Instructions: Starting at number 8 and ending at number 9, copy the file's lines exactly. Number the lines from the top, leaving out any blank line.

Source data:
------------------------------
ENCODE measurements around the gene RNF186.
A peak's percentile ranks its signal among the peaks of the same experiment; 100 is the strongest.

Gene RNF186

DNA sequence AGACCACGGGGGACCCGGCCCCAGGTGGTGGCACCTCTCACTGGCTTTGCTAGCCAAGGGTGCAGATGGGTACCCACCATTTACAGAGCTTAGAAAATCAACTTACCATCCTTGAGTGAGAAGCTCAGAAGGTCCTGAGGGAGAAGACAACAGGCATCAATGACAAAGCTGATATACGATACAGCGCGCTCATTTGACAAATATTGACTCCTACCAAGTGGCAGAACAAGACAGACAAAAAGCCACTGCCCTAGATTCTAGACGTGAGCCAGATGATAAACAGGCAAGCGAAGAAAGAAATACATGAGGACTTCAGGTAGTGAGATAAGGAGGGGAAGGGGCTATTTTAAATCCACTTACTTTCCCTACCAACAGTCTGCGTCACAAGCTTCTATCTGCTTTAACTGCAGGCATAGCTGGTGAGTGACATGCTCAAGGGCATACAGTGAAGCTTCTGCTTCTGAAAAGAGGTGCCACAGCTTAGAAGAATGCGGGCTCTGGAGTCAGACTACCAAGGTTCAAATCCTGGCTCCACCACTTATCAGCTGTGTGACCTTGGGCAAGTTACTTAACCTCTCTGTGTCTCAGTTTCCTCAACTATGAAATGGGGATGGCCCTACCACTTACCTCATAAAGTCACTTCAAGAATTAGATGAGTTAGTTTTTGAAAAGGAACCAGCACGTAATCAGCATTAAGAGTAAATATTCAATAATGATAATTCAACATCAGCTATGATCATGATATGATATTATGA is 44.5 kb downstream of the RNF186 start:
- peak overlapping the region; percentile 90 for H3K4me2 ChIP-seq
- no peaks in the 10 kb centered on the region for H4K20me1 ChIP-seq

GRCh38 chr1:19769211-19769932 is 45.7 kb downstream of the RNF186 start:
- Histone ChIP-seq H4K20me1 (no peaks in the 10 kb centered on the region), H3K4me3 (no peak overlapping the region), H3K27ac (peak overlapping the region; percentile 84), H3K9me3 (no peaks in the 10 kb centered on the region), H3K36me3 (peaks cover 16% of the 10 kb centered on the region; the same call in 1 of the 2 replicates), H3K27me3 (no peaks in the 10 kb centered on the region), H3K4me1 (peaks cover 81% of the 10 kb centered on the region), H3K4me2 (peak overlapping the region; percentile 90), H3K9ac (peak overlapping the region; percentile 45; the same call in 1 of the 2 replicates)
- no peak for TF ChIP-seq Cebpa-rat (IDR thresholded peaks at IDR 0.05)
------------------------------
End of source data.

- Histone ChIP-seq H4K20me1 (no peaks in the 10 kb centered on the region), H3K4me3 (no peak overlapping the region), H3K27ac (peak overlapping the region; percentile 84), H3K9me3 (no peaks in the 10 kb centered on the region), H3K36me3 (peaks cover 16% of the 10 kb centered on the region; the same call in 1 of the 2 replicates), H3K27me3 (no peaks in the 10 kb centered on the region), H3K4me1 (peaks cover 81% of the 10 kb centered on the region), H3K4me2 (peak overlapping the region; percentile 90), H3K9ac (peak overlapping the region; percentile 45; the same call in 1 of the 2 replicates)
- no peak for TF ChIP-seq Cebpa-rat (IDR thresholded peaks at IDR 0.05)